An 'Iconathon' is Design-Centric Advocacy That's More Than Symbolic An 'Iconathon' is Design-Centric Advocacy That's More Than Symbolic
Communities

An 'Iconathon' is Design-Centric Advocacy That's More Than Symbolic

by Zak Stone

July 23, 2012

The Noun Project is collaborating with nonprofits that “infinitely know the problems that the river is facing,” including Friends of the Los Angeles River and LA River Revitalization. “We’ve asked them to come up with a list of concepts” to be translated into symbols. At Saturday’s event at LALA gallery in Los Angeles, the group will work with the public and civic leaders, to do rough sketches of the symbols in pencil and paper and analyze which ones work best. Then, Boatman will work with graphic designers to codify the designs and upload them to The Noun Project’s website, and into the public domain, by the end of October.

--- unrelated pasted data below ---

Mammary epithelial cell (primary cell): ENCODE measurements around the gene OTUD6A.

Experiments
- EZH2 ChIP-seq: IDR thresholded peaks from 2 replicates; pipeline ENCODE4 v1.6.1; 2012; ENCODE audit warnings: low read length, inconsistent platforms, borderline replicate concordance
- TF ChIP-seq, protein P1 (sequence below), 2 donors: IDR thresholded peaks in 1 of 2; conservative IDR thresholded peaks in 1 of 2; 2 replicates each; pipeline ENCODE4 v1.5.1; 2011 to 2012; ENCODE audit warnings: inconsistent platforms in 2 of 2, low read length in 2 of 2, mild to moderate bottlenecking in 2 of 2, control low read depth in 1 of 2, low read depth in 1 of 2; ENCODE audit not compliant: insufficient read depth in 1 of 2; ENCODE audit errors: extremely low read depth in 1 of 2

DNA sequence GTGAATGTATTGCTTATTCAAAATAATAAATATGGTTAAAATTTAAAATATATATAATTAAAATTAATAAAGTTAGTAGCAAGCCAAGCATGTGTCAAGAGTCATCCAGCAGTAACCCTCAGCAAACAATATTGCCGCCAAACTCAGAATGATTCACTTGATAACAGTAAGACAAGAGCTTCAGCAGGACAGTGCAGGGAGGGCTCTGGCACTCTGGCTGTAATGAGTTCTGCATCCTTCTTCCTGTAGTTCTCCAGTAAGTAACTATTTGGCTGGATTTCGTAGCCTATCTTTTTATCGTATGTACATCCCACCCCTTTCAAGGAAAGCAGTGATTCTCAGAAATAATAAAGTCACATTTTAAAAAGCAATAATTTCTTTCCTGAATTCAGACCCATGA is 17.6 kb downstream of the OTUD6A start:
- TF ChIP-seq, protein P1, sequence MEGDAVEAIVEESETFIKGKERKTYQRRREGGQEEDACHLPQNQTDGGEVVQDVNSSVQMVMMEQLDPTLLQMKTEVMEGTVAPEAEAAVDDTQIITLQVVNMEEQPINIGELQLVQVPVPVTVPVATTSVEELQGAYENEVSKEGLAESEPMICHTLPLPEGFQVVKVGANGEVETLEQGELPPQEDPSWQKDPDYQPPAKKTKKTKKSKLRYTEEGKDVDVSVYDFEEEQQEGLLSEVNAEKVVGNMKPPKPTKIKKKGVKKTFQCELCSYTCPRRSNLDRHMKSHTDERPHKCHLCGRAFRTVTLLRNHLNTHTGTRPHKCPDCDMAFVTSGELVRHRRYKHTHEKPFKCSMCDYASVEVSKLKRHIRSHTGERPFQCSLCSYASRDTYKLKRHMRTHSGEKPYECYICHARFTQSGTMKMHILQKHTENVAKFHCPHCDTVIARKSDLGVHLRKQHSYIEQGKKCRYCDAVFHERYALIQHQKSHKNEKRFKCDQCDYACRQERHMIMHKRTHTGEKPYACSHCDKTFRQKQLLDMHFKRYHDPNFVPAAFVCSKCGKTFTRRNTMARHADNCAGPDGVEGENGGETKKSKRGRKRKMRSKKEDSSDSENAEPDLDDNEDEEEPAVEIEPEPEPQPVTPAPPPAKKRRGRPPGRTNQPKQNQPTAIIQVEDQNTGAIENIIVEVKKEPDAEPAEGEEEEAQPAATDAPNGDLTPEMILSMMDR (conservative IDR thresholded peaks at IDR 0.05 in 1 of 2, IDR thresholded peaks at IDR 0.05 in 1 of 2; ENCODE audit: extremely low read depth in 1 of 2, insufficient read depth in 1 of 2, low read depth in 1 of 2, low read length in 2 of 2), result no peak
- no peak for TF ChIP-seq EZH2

The hope is that local government will take notice and incorporate the symbols in design projects around the river. Even if the City of L.A. doesn't, "since symbols transcend language barriers, municipalities from around the world can take these things and use them for the rivers that run through their communities,” adds Boatman. In the past, The Noun Project has brought Iconathons to San Francisco, Chicago, New York, and Boston on topics like city services, nutrition, and democracy. They’ve created 60 symbols so far, which are free for the public and municipalities to download and use.

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An 'Iconathon' is Design-Centric Advocacy That's More Than Symbolic